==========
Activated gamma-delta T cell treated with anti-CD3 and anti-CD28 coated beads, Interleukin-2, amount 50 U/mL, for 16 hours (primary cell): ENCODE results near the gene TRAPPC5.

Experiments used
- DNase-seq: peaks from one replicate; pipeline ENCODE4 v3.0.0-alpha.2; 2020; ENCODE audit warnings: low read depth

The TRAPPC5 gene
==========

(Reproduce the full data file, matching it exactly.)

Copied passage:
Activated gamma-delta T cell treated with anti-CD3 and anti-CD28 coated beads, Interleukin-2, amount 50 U/mL, for 16 hours (primary cell): ENCODE results near the gene TRAPPC5.

Experiments used
- DNase-seq: peaks from one replicate; pipeline ENCODE4 v3.0.0-alpha.2; 2020; ENCODE audit warnings: low read depth

The TRAPPC5 gene